A rich young man approached Jesus. He had a big question.
"Teacher, what good thing must I do to get eternal life?"
Jesus knew this man's heart.
"Why do you ask me about what is good? There is only One who is good. If you want to enter life, obey the commandments."
"All these I have kept. What do I still lack," the rich man replied.
He wasn't getting it. But, Jesus knew how to get at the heart of the issue.
"If you want to be perfect, go, sell your possessions and give to the poor, and you will have treasure in heaven. Then come, follow me."
The man - dejected - went on his way.
John MacArthur says it well: "This young man's most serious spiritual defect was his reluctance to confess his own utter spiritual bankruptcy". Jesus tried to show the man his self-righteousness and that his merits would not commend him to God. But, he wasn't seeing it. His treasure was in his money and hope, in himself.
Shortly after this episode, Jesus turned to His disciples and declared how hard it was for a rich man to enter the kingdom of heaven. In fact, he compared the difficulty to a camel trying to get through an eye of a needle. The disciples couldn't believe it.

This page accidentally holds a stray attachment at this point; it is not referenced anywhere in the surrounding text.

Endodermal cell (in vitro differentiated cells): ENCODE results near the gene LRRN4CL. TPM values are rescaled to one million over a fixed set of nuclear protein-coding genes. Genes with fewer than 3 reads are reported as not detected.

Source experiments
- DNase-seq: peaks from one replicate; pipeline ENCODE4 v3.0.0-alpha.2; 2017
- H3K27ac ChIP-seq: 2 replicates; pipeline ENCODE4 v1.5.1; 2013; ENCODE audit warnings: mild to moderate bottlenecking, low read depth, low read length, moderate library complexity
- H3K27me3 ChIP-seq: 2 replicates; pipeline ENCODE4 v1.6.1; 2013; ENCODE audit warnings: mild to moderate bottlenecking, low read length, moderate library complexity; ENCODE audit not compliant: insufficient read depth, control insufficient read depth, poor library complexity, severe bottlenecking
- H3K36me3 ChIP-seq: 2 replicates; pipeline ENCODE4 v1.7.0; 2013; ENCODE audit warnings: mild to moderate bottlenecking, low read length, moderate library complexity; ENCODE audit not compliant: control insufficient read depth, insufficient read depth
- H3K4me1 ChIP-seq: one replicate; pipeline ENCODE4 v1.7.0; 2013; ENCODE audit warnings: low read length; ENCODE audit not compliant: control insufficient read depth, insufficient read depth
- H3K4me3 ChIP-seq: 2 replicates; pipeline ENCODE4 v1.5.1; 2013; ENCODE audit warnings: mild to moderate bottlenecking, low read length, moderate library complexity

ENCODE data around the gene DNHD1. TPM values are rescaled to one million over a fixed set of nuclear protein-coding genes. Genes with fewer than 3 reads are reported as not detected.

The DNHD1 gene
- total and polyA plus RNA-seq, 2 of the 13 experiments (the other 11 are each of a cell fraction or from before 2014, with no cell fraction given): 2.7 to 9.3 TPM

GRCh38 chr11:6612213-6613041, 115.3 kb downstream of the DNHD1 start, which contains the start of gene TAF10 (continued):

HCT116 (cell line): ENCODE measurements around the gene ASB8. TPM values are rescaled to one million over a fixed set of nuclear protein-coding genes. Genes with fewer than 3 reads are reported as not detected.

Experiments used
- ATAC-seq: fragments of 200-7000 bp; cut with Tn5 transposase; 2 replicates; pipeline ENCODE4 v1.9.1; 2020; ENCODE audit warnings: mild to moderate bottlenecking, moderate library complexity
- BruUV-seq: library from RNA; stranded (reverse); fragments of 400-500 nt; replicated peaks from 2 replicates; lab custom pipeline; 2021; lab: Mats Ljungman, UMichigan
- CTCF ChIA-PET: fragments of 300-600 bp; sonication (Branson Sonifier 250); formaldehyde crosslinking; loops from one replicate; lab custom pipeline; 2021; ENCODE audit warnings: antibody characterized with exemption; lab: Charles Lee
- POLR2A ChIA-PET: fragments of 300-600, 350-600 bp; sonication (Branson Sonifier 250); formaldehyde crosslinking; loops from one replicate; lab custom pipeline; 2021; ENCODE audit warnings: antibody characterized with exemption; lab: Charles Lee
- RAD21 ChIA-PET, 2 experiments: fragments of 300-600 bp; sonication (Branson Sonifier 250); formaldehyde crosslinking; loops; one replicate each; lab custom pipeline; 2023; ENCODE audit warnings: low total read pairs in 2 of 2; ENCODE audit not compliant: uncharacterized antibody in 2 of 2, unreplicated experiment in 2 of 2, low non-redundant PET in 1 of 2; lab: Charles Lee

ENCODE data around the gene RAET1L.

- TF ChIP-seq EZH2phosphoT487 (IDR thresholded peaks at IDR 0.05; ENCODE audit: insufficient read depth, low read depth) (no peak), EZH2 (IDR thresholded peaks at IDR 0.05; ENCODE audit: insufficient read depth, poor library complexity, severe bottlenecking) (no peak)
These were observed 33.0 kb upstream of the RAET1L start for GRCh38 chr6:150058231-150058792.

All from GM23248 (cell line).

This rich man (and many others like him) find their greatest treasure in possessions and in their own self-righteousness. People like this are not bankrupt. They are self-reliant. Ironically, these are not the people Jesus came to save.
Lives aimed at eternity, see their bankrupt life, realize they have nothing to give God, and throw themselves at the Cross of Christ. They find their greatest treasure not in having great wealth and being propped up by it, but in Christ alone - who holds them up before the Father and says, "this one is sick - he is mine, on account of My purifying blood."
Like the apostles and others who have taken up their cross, they see the selling of possessions as a joyful giving up of something they cannot keep for something they cannot lose*.